From late 1919 until the 1921 Treaty of Riga, Cooper was a member of a volunteer American flight squadron, the Kościuszko Squadron, which supported the Polish Army in the Polish-Soviet War. On July 26, 1920, his plane was shot down, and he spent nearly 9 months in a Soviet prisoner of war camp. He escaped just before the war was over and made it to Latvia. For valor he was decorated by Polish commander-in-chief Józef Piłsudski with the highest Polish military decoration, the Virtuti Militari.

During his time as a POW, Cooper wrote an autobiography: Things Men Die For by “C”. He turned the manuscript over to Dagmar Matson to type for publisher submission. It was submitted to G. P. Putnam's Sons in New York (the Knickerbocker Press) in 1927 and published that same year. Just after the book's release, he changed his mind about releasing the personal details about “Nina” and asked Dagmar to buy up every copy she could find. She managed to acquire most of the 5,000 copies that had been released. Cooper kept a copy and Dagmar kept a copy, while the rest were eventually destroyed. Dagmar sent Nina money every month, on behalf of Cooper, until his death.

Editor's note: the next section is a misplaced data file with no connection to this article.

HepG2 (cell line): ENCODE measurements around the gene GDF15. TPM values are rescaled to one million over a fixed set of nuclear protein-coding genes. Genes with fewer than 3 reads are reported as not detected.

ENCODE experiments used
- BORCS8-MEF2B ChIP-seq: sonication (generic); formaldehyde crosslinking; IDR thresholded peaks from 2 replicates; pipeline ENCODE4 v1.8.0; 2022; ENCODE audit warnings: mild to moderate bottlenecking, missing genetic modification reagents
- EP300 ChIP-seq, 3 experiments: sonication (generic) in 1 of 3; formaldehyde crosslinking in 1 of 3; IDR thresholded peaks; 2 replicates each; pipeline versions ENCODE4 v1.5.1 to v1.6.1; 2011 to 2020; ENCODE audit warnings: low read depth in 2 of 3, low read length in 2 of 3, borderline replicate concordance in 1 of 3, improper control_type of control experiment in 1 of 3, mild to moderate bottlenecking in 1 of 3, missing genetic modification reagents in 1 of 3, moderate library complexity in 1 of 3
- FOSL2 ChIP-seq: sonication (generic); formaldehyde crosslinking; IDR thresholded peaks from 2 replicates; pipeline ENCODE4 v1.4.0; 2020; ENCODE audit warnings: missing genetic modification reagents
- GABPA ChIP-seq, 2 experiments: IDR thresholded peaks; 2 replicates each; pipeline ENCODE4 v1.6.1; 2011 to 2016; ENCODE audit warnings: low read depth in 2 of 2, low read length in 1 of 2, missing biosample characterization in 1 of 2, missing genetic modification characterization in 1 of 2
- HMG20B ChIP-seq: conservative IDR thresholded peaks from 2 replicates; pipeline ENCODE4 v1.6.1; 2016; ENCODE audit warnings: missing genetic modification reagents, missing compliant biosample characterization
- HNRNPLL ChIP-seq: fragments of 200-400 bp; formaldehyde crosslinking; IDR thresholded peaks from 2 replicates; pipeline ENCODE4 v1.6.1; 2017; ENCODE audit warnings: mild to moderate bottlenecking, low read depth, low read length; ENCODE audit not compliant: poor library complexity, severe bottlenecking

World War II
Though old enough to be free of service in World War II, he enlisted anyway, commissioned as a colonel in the U.S. Army Air Forces, and accompanied Col. Robert L. Scott to India while serving as a logistics liaison for the Doolittle Raid. He and Scott traveled to Dinjan Airfield, Assam, where they assisted Col. Caleb V. Haynes, a bomber pilot, in setting up the Assam-Burma-China Ferrying Command, which was the origin of The Hump Airlift. He went on to serve in China as chief of staff for General Claire Chennault of the China Air Task Force — precursor of the Fourteenth Air Force — then from 1943 to 1945 in the Southwest Pacific as chief of staff for the Fifth Air Force's Bomber Command.

Leading many missions and carefully planning them to minimize loss of life, he was known for his hard work and relentless planning. At the end of the war, he was promoted to brigadier general. For his contributions, he was also aboard the USS Missouri to witness Japan's surrender.

Film career